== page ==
Carrie Fisher, gone five years yesterday.
I’ve written a lot of dead-celebrity posts on this blog over the years. Some of them have been quite good, if I say so myself. And they’ve all been from the heart; I always feel genuine emotion about the loss of the people whose work matters to me. But not like Carrie. Not like her. I’m not ashamed to say that when Carrie Fisher died, a big part of me went with her. A part that came from childhood and from adolescence, from my imagination since I was seven years old, and from the reality of the woman I once met and wished I could’ve spent more time with and really gotten to know as a friend. I don’t know how I could’ve loved her anymore if I’d actually known her.
To Fisher’s credit, she did not show resentment towards the films that made her an icon, although she was not above poking fun at how ridiculous the entire experience could be at times. In a recent interview with CBC News, she scoffed at the idea that the “Star Wars” films were somehow a drag for her or a drag on her career, saying, “I got to be the only girl in an all-boy fantasy, and it’s a great role for women. She’s a very proactive character and gets the job done. So if you’re going to get typecast as something, that might as well be it for me.” Her struggles with mental illness and drug addiction are well-known. One of the funniest stories she tells in “Wishful Drinking” was when she learned that a photograph of her as Princess Leia was on the page opposite the Bipolar diagnosis entry in the Journal of Abnormal Psychology. She said, “So not only am I a Pez Dispenser, but I am also used as an illustration in the Journal of Abnormal Psychology.”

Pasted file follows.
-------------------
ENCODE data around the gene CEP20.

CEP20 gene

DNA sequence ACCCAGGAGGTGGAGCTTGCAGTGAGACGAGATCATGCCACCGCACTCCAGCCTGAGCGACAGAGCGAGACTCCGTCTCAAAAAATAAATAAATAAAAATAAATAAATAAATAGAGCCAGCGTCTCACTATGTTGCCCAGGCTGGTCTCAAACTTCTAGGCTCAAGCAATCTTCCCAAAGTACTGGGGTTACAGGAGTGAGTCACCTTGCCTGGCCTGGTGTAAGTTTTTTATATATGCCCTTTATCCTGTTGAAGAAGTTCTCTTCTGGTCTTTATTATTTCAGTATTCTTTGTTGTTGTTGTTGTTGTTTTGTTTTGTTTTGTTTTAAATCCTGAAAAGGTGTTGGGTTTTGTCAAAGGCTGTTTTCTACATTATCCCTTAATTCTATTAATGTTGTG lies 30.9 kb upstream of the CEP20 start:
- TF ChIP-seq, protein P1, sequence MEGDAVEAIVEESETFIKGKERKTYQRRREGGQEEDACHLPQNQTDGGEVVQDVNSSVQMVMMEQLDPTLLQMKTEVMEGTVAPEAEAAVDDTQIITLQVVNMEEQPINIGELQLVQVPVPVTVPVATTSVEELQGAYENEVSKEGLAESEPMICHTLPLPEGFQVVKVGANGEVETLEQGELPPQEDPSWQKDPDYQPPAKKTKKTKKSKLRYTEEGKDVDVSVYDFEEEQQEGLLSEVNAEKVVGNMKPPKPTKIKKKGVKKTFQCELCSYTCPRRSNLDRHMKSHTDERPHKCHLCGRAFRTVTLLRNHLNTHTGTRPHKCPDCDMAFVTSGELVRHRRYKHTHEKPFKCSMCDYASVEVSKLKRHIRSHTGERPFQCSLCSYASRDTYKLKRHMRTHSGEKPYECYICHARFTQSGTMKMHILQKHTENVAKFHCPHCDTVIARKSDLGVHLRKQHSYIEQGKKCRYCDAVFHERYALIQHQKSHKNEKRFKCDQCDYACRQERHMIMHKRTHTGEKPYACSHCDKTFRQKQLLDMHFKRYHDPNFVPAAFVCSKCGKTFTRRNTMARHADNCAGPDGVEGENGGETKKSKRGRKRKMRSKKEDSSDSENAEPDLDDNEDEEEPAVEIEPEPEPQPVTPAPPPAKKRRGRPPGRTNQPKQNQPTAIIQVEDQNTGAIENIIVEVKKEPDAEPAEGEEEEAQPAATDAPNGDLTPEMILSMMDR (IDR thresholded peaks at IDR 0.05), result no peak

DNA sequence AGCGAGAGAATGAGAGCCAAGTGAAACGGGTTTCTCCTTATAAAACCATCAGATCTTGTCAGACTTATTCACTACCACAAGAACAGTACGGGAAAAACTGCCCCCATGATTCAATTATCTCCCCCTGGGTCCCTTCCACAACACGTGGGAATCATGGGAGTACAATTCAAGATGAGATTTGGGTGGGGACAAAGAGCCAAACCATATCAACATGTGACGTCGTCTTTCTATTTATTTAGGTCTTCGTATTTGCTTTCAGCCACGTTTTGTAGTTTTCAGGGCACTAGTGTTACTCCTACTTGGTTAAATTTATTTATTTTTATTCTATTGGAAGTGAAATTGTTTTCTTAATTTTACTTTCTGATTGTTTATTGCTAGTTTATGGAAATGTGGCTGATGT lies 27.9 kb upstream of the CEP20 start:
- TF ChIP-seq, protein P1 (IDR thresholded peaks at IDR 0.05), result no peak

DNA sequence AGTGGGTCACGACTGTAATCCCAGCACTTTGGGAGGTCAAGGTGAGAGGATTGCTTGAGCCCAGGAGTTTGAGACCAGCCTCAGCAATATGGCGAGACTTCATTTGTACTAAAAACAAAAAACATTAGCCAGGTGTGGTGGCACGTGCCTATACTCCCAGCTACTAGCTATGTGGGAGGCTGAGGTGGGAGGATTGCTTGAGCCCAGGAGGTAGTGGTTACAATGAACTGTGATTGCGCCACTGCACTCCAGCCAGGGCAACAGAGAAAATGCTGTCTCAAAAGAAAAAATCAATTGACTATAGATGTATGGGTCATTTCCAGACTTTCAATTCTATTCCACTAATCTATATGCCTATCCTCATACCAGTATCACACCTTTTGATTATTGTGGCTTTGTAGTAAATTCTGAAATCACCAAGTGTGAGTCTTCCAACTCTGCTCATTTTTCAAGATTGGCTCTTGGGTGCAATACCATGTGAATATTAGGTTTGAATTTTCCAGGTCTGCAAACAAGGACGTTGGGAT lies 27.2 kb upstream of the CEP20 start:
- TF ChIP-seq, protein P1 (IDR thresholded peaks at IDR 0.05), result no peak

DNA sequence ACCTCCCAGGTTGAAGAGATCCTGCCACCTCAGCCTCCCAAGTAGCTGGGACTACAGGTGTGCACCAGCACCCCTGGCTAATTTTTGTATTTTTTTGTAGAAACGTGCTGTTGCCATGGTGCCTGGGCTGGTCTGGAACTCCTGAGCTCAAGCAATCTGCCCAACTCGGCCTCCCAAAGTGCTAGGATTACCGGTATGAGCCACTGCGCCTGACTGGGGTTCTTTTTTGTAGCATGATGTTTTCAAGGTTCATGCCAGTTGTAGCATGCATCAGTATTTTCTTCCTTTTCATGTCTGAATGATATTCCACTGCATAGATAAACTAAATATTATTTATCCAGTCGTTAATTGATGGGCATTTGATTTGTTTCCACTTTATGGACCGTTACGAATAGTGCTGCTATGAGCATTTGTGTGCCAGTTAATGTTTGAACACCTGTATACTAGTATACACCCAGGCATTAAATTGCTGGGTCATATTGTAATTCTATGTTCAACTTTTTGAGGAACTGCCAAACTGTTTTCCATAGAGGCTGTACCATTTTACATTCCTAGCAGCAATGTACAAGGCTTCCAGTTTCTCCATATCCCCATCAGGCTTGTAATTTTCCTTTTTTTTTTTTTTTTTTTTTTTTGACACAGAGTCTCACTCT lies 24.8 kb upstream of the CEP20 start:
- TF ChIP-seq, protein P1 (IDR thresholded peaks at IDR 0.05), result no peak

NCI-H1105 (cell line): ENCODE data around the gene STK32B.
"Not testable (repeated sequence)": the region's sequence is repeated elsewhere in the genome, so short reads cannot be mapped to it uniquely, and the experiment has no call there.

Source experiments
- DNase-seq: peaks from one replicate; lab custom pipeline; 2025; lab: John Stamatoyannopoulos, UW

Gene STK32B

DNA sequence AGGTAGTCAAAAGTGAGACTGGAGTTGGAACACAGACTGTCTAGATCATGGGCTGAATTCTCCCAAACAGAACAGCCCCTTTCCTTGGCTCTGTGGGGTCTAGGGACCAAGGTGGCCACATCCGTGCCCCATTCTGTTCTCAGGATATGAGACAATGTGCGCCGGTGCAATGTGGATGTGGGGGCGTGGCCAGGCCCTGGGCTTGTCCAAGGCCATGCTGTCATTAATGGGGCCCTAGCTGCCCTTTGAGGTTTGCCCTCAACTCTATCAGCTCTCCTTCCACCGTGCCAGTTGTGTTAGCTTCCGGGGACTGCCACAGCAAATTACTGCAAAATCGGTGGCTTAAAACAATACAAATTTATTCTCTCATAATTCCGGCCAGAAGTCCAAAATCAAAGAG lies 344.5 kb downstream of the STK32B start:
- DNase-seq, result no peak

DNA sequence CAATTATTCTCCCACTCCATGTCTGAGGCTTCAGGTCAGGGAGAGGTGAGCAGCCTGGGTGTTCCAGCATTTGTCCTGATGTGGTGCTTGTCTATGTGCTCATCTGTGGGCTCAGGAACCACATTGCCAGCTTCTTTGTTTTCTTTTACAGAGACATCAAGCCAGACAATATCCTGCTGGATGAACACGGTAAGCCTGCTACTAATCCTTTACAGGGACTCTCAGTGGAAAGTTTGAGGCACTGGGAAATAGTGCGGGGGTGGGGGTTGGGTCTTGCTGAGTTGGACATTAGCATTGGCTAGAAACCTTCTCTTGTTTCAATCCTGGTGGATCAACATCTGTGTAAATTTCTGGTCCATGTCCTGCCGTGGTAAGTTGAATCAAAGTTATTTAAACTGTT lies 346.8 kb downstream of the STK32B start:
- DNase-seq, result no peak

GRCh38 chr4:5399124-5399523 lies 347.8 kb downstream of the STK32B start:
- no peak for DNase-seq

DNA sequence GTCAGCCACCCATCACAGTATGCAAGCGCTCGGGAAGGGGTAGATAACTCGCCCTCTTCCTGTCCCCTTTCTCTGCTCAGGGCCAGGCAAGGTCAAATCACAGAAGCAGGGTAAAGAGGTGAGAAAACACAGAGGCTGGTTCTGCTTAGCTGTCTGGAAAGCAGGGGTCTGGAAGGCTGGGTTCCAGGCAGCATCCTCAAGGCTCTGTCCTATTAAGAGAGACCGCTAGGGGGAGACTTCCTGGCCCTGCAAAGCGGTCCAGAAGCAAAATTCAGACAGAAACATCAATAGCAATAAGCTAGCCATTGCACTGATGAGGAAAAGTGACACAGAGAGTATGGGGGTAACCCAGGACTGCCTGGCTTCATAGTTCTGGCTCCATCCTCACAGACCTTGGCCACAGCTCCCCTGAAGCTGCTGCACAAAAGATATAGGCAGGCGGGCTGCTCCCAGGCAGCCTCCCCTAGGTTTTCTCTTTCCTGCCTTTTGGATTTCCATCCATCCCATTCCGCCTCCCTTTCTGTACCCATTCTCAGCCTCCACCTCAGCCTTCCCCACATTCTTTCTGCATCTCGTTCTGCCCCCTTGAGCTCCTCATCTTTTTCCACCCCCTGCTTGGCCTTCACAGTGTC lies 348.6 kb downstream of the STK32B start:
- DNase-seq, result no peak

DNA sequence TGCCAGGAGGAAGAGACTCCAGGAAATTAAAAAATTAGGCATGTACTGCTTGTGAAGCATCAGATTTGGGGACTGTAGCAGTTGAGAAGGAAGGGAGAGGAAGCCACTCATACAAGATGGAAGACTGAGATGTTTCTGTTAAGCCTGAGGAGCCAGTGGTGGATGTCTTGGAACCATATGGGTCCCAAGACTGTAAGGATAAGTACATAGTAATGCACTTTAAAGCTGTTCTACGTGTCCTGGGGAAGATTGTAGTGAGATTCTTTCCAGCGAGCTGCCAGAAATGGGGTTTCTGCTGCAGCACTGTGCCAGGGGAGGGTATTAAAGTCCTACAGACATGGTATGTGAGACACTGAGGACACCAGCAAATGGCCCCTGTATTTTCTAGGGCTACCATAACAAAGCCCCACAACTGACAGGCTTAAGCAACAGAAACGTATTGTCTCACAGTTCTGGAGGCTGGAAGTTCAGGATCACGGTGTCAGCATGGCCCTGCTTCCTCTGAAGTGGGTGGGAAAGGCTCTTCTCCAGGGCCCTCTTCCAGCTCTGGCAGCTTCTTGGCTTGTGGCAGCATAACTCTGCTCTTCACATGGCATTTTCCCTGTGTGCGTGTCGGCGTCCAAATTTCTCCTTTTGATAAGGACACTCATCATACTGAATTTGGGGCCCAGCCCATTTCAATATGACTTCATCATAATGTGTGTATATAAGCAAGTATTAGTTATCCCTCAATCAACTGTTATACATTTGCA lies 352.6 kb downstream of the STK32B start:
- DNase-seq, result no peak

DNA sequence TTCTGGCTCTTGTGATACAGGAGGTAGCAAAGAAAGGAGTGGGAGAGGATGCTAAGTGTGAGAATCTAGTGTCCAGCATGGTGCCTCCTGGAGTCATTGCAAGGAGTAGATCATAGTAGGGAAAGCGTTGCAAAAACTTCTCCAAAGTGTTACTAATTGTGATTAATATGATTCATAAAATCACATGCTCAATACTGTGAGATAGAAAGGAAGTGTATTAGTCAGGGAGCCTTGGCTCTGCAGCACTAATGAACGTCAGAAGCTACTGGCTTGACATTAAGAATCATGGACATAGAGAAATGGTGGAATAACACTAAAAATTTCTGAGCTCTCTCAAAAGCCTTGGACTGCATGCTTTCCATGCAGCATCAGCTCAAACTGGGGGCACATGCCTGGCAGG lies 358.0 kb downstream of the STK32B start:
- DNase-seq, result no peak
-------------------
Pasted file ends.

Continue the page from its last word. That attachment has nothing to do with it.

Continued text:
You cannot make this stuff up, and Fisher, a brilliant social critic with a screwball sense of humor and sharp eyes that saw everything, knew it. So, finally, thank goodness, she picked up a pen and started writing it all down. Our lives are the richer for it.